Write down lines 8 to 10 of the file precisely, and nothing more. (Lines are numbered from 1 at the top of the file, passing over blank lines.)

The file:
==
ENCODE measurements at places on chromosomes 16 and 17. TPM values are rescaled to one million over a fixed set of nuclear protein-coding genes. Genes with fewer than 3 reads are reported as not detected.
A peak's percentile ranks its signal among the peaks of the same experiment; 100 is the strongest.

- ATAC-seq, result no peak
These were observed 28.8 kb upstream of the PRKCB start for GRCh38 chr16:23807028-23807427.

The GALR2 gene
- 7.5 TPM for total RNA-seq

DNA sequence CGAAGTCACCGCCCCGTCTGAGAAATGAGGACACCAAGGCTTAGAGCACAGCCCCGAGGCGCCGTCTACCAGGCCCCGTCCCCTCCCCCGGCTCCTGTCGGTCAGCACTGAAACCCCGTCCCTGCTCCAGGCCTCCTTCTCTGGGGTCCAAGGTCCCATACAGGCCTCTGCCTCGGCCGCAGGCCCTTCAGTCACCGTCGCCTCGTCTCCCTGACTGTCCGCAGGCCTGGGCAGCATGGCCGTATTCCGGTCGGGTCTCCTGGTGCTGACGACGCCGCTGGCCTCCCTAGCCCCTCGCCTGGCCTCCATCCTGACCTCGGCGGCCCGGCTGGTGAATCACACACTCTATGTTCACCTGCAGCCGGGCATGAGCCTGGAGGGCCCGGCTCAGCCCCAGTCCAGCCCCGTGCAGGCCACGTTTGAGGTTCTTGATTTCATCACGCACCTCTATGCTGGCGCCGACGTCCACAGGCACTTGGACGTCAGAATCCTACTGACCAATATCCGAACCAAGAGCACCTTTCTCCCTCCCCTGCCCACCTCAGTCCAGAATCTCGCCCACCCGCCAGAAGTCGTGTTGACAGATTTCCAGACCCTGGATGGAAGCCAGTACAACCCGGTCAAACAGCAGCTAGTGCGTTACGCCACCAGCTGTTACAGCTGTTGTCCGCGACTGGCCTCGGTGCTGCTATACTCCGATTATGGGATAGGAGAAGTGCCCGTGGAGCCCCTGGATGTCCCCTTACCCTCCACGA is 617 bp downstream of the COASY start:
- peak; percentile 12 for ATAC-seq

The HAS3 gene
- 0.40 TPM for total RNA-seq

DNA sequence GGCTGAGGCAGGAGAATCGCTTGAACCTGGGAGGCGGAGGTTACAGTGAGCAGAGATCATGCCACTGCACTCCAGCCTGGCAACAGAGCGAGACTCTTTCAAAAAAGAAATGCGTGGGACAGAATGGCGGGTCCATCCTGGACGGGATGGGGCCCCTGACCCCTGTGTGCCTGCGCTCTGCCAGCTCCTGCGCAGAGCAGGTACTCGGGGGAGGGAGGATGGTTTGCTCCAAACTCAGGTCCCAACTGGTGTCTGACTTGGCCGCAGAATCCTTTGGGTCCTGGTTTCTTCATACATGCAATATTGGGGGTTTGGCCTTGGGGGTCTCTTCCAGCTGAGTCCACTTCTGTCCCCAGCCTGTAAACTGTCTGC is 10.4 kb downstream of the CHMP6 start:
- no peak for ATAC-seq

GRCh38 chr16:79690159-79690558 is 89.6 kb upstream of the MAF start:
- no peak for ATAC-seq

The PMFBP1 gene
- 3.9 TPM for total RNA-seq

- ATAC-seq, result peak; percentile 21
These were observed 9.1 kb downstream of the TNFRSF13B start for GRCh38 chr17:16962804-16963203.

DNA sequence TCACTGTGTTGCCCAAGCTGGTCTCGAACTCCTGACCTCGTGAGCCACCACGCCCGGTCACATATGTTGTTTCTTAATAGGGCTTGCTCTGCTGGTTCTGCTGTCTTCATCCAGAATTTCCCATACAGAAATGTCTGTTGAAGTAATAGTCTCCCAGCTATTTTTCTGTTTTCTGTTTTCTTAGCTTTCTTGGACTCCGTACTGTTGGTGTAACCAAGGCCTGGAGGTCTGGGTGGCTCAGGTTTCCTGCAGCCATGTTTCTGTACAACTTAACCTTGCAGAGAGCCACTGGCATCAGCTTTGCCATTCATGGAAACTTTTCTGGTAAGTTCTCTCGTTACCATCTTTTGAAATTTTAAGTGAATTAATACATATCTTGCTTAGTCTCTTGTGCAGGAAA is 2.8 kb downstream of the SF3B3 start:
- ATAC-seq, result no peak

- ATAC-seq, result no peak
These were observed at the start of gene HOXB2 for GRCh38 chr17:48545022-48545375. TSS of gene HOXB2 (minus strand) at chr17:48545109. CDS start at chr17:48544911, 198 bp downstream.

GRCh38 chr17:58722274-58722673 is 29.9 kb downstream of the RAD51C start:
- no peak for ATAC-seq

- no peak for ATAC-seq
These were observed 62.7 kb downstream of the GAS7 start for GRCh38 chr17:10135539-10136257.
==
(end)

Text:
- peak; percentile 12 for ATAC-seq

The HAS3 gene
- 0.40 TPM for total RNA-seq